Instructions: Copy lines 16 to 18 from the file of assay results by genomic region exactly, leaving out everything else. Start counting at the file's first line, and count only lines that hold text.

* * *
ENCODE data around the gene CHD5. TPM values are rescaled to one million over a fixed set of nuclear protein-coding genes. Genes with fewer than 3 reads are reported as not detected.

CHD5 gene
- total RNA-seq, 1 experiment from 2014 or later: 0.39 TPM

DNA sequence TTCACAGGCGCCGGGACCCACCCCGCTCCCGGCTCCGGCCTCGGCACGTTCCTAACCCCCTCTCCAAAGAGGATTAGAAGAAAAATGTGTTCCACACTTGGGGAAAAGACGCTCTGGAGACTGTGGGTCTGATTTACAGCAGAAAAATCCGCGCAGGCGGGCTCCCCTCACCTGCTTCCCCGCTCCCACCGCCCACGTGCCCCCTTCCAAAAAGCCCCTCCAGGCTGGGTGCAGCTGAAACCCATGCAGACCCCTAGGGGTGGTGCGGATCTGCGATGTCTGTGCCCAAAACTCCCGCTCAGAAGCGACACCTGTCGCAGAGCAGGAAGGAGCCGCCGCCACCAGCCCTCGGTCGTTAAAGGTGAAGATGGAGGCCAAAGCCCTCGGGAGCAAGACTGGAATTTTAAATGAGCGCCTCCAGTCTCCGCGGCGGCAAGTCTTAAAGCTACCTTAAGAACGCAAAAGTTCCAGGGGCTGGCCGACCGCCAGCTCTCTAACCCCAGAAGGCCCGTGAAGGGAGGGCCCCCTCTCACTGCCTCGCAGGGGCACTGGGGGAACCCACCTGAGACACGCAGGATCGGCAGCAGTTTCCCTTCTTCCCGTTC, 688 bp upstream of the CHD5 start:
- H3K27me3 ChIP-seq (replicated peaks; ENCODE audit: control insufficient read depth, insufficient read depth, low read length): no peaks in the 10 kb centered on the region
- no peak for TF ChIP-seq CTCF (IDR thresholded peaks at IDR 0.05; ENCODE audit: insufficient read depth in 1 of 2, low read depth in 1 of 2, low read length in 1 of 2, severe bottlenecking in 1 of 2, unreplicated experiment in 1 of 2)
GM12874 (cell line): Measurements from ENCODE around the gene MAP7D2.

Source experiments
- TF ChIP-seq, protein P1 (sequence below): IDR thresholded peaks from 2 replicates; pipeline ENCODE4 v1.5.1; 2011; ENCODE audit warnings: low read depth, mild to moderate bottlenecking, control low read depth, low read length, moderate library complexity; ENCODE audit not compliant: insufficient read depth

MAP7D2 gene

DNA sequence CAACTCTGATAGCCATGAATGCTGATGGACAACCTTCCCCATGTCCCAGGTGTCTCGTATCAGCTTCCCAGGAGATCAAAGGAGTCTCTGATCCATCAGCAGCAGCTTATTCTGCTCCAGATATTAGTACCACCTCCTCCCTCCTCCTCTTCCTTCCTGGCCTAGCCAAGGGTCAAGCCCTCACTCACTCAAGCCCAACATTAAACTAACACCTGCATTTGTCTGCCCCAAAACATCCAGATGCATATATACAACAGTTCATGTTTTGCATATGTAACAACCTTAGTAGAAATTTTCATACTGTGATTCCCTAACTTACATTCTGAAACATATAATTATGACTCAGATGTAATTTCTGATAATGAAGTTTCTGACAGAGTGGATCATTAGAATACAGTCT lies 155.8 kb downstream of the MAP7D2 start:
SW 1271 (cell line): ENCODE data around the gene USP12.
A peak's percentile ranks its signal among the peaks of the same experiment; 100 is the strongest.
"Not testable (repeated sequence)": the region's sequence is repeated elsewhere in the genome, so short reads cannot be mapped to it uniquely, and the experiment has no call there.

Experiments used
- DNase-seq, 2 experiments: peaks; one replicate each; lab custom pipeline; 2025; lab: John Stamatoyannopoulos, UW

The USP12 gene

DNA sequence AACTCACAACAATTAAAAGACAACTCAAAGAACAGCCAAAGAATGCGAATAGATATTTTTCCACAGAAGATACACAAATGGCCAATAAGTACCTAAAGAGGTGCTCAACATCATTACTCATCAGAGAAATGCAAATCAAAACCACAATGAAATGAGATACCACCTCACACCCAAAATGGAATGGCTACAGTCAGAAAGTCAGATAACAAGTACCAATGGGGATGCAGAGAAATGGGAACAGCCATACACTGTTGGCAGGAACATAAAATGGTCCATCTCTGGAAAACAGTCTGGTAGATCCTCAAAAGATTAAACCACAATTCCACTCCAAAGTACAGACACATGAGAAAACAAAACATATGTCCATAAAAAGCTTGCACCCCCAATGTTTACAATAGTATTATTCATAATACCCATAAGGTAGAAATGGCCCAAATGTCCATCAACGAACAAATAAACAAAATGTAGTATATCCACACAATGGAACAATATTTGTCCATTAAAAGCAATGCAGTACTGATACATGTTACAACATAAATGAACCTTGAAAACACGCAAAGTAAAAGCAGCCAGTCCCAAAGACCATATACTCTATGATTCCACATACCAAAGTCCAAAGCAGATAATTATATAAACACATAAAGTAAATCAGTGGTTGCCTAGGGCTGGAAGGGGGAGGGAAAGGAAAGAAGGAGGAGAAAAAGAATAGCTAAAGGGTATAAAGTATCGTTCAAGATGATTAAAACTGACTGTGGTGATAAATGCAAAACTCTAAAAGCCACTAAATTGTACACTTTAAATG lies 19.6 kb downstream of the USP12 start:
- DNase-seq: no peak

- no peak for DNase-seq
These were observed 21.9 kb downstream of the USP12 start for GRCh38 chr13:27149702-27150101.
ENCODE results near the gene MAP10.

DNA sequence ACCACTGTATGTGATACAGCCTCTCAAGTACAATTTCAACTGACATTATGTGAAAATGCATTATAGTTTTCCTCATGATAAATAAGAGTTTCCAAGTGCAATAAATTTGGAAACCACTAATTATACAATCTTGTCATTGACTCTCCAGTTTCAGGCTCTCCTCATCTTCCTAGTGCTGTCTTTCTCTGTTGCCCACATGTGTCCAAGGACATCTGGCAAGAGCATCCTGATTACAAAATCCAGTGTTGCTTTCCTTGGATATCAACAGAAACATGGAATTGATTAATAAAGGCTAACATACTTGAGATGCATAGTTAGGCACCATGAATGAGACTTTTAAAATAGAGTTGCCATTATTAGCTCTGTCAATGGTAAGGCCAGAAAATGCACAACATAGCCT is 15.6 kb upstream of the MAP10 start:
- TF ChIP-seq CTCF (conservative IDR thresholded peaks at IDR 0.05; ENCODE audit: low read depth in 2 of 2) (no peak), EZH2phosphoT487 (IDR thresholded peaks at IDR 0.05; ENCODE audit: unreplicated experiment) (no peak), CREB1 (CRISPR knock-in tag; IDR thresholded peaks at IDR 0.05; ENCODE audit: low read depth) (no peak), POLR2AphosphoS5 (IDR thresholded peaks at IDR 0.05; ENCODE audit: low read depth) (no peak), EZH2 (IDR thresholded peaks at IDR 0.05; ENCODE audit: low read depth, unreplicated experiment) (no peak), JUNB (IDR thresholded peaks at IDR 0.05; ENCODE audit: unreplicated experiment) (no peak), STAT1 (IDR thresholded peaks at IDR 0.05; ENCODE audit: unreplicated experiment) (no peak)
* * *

- DNase-seq, 2 experiments: peaks; one replicate each; lab custom pipeline; 2025; lab: John Stamatoyannopoulos, UW

The USP12 gene

DNA sequence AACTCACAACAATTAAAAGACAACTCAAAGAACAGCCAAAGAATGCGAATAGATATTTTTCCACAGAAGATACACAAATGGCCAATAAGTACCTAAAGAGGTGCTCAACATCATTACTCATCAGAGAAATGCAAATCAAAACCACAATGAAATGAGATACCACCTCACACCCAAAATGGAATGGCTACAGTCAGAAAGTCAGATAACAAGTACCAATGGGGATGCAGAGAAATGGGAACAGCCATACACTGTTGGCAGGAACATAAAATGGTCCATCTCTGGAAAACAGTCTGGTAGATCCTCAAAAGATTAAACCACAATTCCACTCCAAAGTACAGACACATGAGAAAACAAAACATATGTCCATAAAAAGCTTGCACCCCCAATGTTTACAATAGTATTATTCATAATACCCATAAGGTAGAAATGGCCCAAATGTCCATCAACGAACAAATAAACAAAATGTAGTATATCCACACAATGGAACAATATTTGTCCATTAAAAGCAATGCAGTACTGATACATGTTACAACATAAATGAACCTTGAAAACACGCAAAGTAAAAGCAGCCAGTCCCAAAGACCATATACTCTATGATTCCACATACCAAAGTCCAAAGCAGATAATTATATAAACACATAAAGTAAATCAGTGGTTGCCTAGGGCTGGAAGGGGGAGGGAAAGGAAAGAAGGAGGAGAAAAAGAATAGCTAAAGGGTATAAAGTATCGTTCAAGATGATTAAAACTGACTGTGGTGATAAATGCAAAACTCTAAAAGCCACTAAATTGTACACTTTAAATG lies 19.6 kb downstream of the USP12 start: